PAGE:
Lloyds Banking Group has dismissed eight staff members following an investigation into the manipulation of some key interest rates set in London.
The move follows the bank's £218m fine in July for "serious misconduct" over the setting of Libor.
Chair Lord Blackwell said the actions of those responsible for the misconduct were "completely unacceptable".

Lloyds, which is 24.9% owned by the government, said the individuals had also forfeited £3m in unpaid bonuses.

The bank said its remuneration committee would now ensure the outcome of the disciplinary process was "fully and fairly reflected" in other staff bonus payments.

Regulators found that Lloyds manipulated the London interbank offered rate (Libor) for yen and sterling and tried to rig the rate for yen, sterling and the US dollar.

It was also found to have manipulated submissions for another short-term rate linked to the value of UK government debt.

'Highest integrity'
Lloyds said Monday's disciplinary action followed July's fine by the UK-based Financial Conduct Authority (FCA) and a US-based trading commission, the Commodity Futures Trading Commission
However, it said it had been unable to take disciplinary action against " a number of individuals" who had already left the bank before the settlements.

Lloyds Banking Group chief executive Antonio Horta-Osorio said the bank was committed to preventing this type of behaviour happening again.

"We are determined to make Lloyds Banking Group a company of the highest integrity and standards," he added.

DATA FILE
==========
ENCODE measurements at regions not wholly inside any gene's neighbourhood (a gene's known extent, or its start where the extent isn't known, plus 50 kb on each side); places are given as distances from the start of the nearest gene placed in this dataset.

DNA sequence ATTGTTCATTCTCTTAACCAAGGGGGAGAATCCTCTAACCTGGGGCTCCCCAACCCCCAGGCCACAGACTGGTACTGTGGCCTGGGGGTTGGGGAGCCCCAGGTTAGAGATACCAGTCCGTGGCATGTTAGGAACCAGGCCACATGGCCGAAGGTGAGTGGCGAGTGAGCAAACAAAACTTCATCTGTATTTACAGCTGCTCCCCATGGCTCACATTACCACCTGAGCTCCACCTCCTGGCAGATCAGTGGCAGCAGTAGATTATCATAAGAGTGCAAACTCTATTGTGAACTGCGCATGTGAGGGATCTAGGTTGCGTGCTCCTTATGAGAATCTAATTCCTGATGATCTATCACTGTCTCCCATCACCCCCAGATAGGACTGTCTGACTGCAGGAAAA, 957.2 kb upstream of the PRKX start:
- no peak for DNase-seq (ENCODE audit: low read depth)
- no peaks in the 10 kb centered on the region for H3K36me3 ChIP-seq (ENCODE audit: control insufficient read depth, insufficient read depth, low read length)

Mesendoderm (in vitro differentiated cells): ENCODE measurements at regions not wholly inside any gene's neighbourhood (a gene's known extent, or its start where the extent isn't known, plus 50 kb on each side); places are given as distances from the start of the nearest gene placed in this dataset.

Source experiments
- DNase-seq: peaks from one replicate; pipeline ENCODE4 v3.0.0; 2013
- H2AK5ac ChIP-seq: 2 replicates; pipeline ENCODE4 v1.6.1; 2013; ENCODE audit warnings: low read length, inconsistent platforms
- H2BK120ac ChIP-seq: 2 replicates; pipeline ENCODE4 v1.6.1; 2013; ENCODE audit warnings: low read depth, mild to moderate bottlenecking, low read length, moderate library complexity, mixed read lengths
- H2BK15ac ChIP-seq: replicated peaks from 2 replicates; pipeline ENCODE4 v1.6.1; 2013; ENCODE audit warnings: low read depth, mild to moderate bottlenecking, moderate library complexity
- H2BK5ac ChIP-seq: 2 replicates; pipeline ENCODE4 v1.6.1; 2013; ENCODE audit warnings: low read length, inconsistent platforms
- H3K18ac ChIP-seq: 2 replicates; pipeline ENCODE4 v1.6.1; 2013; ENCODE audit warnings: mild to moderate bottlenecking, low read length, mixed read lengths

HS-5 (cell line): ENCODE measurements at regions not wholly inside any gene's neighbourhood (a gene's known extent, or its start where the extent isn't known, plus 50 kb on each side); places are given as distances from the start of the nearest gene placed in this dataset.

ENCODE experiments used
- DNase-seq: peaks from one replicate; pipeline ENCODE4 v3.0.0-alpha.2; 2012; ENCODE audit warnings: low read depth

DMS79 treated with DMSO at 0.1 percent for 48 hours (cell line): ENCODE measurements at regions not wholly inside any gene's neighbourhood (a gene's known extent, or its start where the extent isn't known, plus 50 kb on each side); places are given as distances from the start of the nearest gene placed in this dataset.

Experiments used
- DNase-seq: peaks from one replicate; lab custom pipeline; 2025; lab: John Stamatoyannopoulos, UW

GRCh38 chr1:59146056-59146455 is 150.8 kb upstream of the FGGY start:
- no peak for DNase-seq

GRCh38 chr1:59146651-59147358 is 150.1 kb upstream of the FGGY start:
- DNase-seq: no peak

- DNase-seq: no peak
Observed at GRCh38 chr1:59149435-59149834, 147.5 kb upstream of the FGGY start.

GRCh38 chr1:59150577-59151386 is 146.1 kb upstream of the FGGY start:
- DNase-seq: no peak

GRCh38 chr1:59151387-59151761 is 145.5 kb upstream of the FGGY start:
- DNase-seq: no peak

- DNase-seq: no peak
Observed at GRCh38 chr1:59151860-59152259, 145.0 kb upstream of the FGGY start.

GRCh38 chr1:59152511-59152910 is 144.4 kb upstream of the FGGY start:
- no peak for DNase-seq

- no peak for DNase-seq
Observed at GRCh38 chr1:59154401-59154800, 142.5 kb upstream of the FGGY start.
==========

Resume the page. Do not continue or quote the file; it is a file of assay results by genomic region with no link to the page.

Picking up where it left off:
In July, Bank of England Governor Mark Carney said the attempted manipulation was "highly reprehensible" and could lead to criminal action against those involved.

Lloyds also said it had shared the outcome of its disciplinary process with City regulator the Financial Conduct Authority and other relevant authorities.

'Fix it higher' In July, the US trading commission said the "unlawful conduct" of Lloyds had "undermined the integrity" of Libor.

It said Lloyds had acted to benefit its trading positions and protect its reputation by manipulating the rate when it was in the process of buying HBOS during the financial crisis.

The commission also released a transcript detailing examples of requests to manipulate the sterling and US dollar Libor rate.

They included an employee from Lloyds telling their counterpart at HBOS: "Oh mate, I always have loads of loans going out at the end of the month so I always try to fix it higher".

The trader added: "They keep calling it lower... I can't work out why it is going down all the time... I will leave it at 67 and I won't go any lower, right?"

A sterling submitter at HBOS responded with: "Yeah".